We’ve all been there. The guidebooks, the Web, the brochures, the eyewitness reports, the magazine articles — all tell you you’re headed for heaven on earth on your next trip. You get all fired up, suffer the drive and the airport and the flight and the shuttle and the car rental and all the rest, and you arrive at a dump of a hotel, on a blight of a beach, and it’s raining.
What do you do when a destination isn’t all it’s cracked up to be?
The answer depends on whether it’s just your room or your hotel or your rental car that disappoints, or if it’s the destination itself. Sometimes you can’t tell, as when you arrive at night.
Years back, my girl and I decided on a vacation at the last minute, and opened up a local weekly paper to look for some package deals. We settled on a new resort in Venezuela; sounded interesting enough, and it was extremely cheap for a weeklong air-and-hotel deal. We’d never been to Venezuela, nor to South America at that point — we figured we couldn’t go wrong.
So we got on our flight (at 6 a.m. on December 26, but that’s another column) and eventually disembarked in Caracas. The vibe of the hotel shuttle and the looks on some folks’ faces when we told them where we were going were hardly confidence-inspiring, but I’m a fearless traveler — how bad could it be?
Two hours later, we were plotting our escape.
When I say “unfinished” bathroom, we’re not talking about missing soap dishes, towel racks or the like. No, what I’m saying is that nothing worked. And no one told us that nothing worked, so we found out the hard way, with a flood of biblical proportions. We told the hotel folks, and they went to work on the flood while we took a walk on the beach right outside the hotel.
Truthfully, it was a great night — warm, with an explosion of stars. We lay on our backs in the sand and took it in. Maybe the hotel was a dump, and we probably wouldn’t stay, but the location was great. Right?
Uh, did I say “stars”? I should have said “tars.” Because that’s what we found all over our clothes and shoes when we returned to our room.
In the morning, we woke up to look out at the ocean — and saw nothing but oil rigs. We scooted out of there faster than you can say “Exxon Valdez.”
I had my favorite guidebook with me (“The Surf Report,” a guide to surf breaks that includes minimal information about towns near the breaks, just enough to indicate whether or not there’s a place to sleep and eat safely), so I broke it out, we got in the car and started driving toward the nearest break. The trip developed into one of the most memorable trips we ever took. The rest of the trip was not without its challenges and problems, but at least they weren’t of the sickeningly mundane and sense-dulling type that comprise the “bad hotel” genre.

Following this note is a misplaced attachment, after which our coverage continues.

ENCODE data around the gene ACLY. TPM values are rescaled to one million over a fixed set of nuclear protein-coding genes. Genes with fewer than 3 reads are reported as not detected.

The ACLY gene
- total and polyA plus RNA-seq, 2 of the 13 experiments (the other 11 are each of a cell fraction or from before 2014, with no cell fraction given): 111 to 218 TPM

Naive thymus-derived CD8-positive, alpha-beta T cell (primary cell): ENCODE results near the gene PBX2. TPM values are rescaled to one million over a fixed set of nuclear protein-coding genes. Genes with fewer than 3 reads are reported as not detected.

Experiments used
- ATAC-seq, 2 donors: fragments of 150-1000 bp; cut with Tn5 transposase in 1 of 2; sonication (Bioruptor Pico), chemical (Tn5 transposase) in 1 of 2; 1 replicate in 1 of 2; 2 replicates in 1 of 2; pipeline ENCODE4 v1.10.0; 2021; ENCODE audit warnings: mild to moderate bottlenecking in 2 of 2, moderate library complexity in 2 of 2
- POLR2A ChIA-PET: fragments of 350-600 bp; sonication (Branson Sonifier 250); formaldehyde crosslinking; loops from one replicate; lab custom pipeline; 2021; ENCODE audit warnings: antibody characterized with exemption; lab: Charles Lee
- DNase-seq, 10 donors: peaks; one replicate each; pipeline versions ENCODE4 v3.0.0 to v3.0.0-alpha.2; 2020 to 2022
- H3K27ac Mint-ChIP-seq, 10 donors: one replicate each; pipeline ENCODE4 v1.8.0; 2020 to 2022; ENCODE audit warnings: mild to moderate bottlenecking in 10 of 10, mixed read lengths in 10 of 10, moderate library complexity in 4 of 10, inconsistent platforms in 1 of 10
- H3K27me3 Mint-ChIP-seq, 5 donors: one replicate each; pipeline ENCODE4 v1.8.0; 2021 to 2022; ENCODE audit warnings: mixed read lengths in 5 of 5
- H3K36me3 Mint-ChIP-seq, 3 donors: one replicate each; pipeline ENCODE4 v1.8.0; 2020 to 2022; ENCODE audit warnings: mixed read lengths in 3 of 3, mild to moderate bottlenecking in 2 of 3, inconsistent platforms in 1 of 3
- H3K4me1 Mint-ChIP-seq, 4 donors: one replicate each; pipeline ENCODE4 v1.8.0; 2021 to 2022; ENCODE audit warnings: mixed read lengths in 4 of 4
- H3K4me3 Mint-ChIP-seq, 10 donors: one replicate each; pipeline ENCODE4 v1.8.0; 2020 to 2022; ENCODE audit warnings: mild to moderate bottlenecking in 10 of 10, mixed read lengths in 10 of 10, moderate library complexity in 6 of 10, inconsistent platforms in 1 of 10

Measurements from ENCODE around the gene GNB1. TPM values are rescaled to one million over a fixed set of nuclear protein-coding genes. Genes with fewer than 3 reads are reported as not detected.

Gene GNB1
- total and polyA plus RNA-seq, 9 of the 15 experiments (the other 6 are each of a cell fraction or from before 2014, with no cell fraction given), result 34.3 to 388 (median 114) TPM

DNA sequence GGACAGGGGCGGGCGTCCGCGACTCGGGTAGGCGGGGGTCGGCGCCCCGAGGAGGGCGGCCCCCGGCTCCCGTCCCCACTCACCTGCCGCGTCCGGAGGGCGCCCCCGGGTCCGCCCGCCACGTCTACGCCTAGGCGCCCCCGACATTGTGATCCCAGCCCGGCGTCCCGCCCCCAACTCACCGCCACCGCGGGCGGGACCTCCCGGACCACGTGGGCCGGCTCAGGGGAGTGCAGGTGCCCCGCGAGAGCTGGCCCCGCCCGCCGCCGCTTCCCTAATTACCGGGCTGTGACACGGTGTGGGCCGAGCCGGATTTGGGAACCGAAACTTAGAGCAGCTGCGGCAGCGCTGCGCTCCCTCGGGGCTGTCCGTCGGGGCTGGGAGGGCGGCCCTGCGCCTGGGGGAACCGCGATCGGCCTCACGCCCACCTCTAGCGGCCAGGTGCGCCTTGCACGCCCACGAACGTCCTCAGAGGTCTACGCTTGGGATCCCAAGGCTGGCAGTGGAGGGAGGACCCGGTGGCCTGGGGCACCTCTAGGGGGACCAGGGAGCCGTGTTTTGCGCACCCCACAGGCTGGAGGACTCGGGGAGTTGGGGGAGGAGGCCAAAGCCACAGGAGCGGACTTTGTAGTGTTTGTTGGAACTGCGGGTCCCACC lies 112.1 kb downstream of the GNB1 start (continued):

Following is a mish-mash of tactics for what to do when your room, hotel or entire destination ain’t what it’s cracked up to be.
1. Give it a chance.
The first and simplest thing you can do is to give the hotel, attraction, resort, etc. a chance to make good. A polite but firm phone call to the front desk may just result in an upgrade, a move to a better room, a free night or some meal vouchers. Depending on the nature of your complaint, any of these may be enough.
If you can’t find a better room or situation, politely request a refund.
2. Before you threaten to move out, have a plan.
Call other hotels in the area and make sure you can get a room. It might not hurt to tell them what’s up. I ditched a hotel in France last year, but only after procuring a room at another hotel a couple of towns over with the help of the tourist office.
3. Use your disillusion.
When you call the next place, anticipate and get guarantees against some of the problems you’re experiencing where you are.
This is my preferred option. I’ve never left a place where I didn’t find even greater adventures on my way out. If you have a place to go, just leave. Let your feet do the talking. If you’re getting no love, respect or satisfaction, there’s nothing better than walking away.
Here’s how I see it: I show up expecting something packaged, reliable, a known quantity. Instead of disappointment and disaster, I see opportunity — a chance to get the hell out of there, to ditch routine and comfort, to stretch out and take some chances, to see things I never expected to see.
5. Don’t just leave your room — leave town.
If you’re far enough afield, as I was on the trip to Venezuela, there was no place within 50 miles where we’d be better off. Not only was the hotel not finished, the entire speculative resort wasn’t finished; it would have been like leaving the pond to swim in the swamp.
And there’s nothing like a clean break — make tracks, splitsville, good riddance to bad rubbish, put them in the rearview mirror, make them eat dust.
6. The grass CAN be greener.
When I ditched a room in France, we ended up in a truly stunning hotel about 15 kilometers south. The town (St. Jean de Luz) was a little less trendy, and prices more reasonable; combine this with a strong dollar, and we ended up in a room on a cliff overlooking the sea on one side, and overlooking the town on the other for the price of a mid-tier hotel in a third-tier U.S. city (about $80/night).
7. Spend your refund wisely or stupidly, your call.
If your suffering has resulted in any kind of refund, you’ll need to apply that money to reestablish not only a commercial, market equilibrium, but a psychological equilibrium as well. Spend it as you would; this one’s on them.